Book Report - the Adventures of Tom Sawyer

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Prepared by: Ben C. Delfin Jr. Section: AE2MC

The Adventures of Tom Sawyer

Summary
Major conflict  · Tom and Huck perceive their biggest struggle to be between themselves and Injun Joe, whose gold they want and whom they believe is out to kill them. Conflict also exists between Tom and his imaginative world and the expectations and rules of adult society. Rising action · Tom and Huck’s witness of Dr. Robinson’s murder; the search for the boys’ bodies in the river when they escape to Jackson’s Island; Tom’s testimony at Muff Potter’s trial; Tom and Huck’s accidental sighting of Injun Joe at the haunted house; Tom and Becky’s entrapment in the cave Climax · Huck overhears Injun Joe’s plan to kill the Widow Douglas, and Tom encounters Injun Joe when he and Becky are stranded in the cave. Falling action · Huck gets help from the Welshman and drives Injun Joe away from the Widow Douglas; Tom avoids conflict with Injun Joe and navigates himself and Becky out of the cave; Judge Thatcher seals off the cave, causing Injun Joe to starve to death; Tom and Huck find Injun Joe’s treasure; Huck is adopted and civilized by the Widow Douglas. Historical Background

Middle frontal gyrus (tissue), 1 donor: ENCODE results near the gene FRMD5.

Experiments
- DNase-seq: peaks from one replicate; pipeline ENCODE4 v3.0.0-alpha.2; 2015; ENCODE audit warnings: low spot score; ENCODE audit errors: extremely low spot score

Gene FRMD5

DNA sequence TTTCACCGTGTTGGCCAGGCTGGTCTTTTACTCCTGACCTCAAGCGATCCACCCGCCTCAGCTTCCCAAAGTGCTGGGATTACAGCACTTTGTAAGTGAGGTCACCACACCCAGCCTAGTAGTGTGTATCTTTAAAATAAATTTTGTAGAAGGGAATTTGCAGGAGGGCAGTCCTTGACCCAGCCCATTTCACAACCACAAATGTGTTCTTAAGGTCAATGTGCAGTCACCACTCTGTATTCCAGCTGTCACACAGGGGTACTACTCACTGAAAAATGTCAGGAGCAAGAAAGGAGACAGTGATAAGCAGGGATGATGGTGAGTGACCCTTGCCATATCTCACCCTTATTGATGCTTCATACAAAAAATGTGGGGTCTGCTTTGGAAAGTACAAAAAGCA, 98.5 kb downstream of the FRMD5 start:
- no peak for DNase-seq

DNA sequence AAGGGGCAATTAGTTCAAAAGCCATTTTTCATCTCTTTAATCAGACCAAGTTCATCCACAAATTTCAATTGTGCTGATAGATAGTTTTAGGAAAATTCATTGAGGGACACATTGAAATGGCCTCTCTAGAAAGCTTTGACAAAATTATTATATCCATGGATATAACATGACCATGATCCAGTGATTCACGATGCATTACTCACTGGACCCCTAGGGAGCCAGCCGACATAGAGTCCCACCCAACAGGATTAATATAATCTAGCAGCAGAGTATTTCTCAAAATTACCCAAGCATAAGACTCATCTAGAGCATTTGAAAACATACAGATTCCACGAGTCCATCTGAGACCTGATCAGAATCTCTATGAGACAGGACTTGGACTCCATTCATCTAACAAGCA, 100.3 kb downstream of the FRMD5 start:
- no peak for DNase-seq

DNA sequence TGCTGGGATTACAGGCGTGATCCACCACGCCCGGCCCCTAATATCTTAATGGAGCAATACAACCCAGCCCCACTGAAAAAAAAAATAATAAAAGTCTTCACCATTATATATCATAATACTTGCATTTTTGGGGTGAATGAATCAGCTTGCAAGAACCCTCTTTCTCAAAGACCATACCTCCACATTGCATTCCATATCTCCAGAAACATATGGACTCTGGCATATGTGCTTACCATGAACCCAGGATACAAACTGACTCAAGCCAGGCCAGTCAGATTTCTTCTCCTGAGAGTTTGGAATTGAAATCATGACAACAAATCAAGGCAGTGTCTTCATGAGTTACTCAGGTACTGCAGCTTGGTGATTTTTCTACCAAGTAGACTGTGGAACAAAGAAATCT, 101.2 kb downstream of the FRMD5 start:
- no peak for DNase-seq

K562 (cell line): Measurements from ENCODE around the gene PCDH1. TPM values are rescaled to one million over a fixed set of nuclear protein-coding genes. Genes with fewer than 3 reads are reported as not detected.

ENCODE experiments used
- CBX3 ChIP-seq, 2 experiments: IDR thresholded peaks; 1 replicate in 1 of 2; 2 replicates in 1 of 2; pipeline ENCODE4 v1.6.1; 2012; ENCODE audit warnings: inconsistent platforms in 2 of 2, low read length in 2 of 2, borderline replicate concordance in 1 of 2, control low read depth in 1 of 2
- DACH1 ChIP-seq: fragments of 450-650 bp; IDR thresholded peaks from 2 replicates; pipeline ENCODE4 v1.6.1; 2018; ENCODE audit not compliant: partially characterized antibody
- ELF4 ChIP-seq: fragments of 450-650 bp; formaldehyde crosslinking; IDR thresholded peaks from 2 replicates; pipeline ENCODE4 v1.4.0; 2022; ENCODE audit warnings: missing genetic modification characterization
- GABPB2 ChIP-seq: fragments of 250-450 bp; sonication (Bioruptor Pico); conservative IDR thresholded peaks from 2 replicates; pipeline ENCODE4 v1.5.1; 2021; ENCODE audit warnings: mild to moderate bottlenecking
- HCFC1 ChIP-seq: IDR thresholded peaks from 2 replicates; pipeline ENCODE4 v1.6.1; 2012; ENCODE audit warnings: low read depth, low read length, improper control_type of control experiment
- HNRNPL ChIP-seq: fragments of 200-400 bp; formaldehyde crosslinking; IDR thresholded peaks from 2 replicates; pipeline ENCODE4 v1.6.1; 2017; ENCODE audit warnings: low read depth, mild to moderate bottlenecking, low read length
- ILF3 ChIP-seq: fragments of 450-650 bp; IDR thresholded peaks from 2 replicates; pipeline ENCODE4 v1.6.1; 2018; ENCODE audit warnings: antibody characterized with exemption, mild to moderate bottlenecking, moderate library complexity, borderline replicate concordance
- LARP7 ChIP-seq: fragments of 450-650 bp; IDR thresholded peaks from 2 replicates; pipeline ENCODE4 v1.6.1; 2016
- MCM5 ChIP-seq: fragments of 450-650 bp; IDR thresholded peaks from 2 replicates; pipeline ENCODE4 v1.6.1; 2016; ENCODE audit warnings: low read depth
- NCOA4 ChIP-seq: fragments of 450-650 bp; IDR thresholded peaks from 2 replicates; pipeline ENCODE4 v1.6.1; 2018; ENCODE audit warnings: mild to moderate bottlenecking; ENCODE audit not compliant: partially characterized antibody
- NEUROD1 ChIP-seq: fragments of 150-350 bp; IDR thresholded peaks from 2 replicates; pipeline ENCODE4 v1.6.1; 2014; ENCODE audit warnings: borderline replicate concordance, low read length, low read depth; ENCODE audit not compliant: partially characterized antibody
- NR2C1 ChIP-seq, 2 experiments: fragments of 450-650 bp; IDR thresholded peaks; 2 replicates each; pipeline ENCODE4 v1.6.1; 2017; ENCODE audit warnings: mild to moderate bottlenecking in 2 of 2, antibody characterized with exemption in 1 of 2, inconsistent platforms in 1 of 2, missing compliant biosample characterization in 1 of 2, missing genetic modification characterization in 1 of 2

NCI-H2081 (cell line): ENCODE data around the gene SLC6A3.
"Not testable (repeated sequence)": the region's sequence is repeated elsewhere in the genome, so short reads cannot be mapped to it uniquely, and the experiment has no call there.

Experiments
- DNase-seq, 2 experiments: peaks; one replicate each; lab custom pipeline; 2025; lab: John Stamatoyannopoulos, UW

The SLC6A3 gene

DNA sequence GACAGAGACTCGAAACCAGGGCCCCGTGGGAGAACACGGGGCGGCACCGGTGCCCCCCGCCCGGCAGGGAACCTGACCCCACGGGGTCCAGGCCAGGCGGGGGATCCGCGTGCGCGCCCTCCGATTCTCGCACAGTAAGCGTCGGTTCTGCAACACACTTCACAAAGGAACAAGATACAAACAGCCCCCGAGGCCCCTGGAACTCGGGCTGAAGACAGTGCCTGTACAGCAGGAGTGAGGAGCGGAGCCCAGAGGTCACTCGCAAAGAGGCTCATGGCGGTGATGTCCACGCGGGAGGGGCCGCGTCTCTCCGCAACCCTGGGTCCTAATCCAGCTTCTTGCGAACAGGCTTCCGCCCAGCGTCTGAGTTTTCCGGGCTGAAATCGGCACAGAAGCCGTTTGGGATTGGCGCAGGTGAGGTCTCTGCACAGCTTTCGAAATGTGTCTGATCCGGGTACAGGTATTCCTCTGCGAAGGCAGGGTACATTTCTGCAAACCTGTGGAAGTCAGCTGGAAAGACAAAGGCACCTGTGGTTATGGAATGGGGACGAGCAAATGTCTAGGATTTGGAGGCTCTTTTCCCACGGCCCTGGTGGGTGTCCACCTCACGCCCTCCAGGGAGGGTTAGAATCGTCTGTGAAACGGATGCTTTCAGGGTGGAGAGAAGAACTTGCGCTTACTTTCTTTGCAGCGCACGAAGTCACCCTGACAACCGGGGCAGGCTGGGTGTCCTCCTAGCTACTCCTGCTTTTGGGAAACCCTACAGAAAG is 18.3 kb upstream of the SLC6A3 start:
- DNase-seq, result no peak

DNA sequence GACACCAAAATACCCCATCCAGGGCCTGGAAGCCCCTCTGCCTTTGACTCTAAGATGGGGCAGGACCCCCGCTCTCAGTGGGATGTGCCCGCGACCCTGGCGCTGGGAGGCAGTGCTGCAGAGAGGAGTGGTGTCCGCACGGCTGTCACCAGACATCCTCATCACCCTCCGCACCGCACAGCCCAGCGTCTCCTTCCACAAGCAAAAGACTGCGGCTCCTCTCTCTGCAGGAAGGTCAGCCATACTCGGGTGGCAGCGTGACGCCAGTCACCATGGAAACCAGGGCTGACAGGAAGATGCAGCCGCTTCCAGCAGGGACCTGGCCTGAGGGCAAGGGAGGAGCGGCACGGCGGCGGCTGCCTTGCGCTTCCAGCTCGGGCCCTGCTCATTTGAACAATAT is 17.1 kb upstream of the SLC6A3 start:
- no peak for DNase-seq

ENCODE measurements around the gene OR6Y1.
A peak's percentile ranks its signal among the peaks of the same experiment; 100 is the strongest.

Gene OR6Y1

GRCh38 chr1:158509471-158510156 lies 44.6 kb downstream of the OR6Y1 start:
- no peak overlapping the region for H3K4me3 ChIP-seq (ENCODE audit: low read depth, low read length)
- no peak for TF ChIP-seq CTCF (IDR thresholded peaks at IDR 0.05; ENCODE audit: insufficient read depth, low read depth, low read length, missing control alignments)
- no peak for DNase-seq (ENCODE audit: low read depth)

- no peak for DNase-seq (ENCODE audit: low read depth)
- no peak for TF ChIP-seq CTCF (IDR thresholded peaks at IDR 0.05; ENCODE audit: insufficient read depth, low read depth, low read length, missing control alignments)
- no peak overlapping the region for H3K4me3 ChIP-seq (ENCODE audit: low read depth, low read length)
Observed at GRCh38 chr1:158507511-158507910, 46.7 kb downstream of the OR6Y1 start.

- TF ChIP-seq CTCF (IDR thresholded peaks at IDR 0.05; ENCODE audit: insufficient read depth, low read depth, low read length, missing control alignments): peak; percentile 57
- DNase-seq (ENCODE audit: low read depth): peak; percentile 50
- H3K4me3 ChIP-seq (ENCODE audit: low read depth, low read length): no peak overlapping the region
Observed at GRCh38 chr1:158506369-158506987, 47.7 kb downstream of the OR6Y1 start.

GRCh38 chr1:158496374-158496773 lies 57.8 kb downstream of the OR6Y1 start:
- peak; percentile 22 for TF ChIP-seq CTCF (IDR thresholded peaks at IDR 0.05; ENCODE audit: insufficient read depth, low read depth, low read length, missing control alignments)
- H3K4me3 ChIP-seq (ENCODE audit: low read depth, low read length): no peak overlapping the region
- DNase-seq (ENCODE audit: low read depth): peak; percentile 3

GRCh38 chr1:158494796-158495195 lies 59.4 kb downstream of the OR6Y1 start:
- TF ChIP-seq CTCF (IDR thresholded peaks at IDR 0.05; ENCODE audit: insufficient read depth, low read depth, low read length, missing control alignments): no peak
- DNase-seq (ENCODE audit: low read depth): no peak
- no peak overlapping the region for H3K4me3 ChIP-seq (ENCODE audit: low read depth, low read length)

Mark Twain was born Samuel Langhorne Clemens in Florida, Missouri, in 1835, and grew up in nearby Hannibal, a small Mississippi River town. Hannibal would become the model for St. Petersburg, the fictionalized setting of Twain’s two most popular novels, The Adventures of Tom Sawyer and The Adventures of Huckleberry Finn. The young Clemens grew up in a prosperous family—his father owned a grocery store as well as a number of slaves—but he was sent out to work at the age of twelve after his father’s death. As a young man, he traveled frequently, working as a printer’s typesetter and as a steamboat pilot. In this latter profession he gained familiarity with the river life that would furnish much material for his writing. He also gained his pen name, Mark Twain, which is a measure of depth in steamboat navigation. Twain enlisted in the Confederate militia in 1861, early in the Civil War, but he soon left to pursue a career in writing and journalism in Nevada and San Francisco. His articles and stories became immensely popular in the decades that followed. On the strength of this growing literary celebrity and financial success, he moved east in the late 1860s and married Olivia Langdon, the daughter of a prominent Elmira, New York, family. Twain and Langdon settled in Hartford, Connecticut; there Twain wrote The Adventures of Tom Sawyer, which he published in 1876. Twain proceeded to write, among other things, The Adventures of Huckleberry Finn (1884) and two sequels to The Adventures of Tom Sawyer: Tom Sawyer Abroad (1894) and Tom Sawyer, Detective (1896). He died in 1910, one of America’s most beloved humorists and storytellers. While The Adventures of Tom Sawyer retains some of the fragmented, episodic qualities of Twain’s earlier, shorter pieces, the novel represents, in general, a significant literary departure for Twain. He toned down the large-scale social satire that characterized many of his earlier works, choosing instead to depict the sustained development of a single, central character. Twain had originally intended for the novel to follow Tom into adulthood and conclude with his return to St. Petersburg after many years away. But he was never able to get his hero out of boyhood, however, and the novel ends with its protagonist still preparing to make the transition into adult life. Twain based The Adventures of Tom Sawyer largely on his personal memories of growing up in Hannibal in the 1840s. In his preface to the novel, he states that “[m]ost of the adventures recorded in this book really occurred” and that the character of Tom Sawyer has a basis in “a combination . . . of three boys whom I knew.” Indeed, nearly every figure in the novel comes from the young Twain’s village experience: Aunt Polly shares many characteristics with Twain’s...
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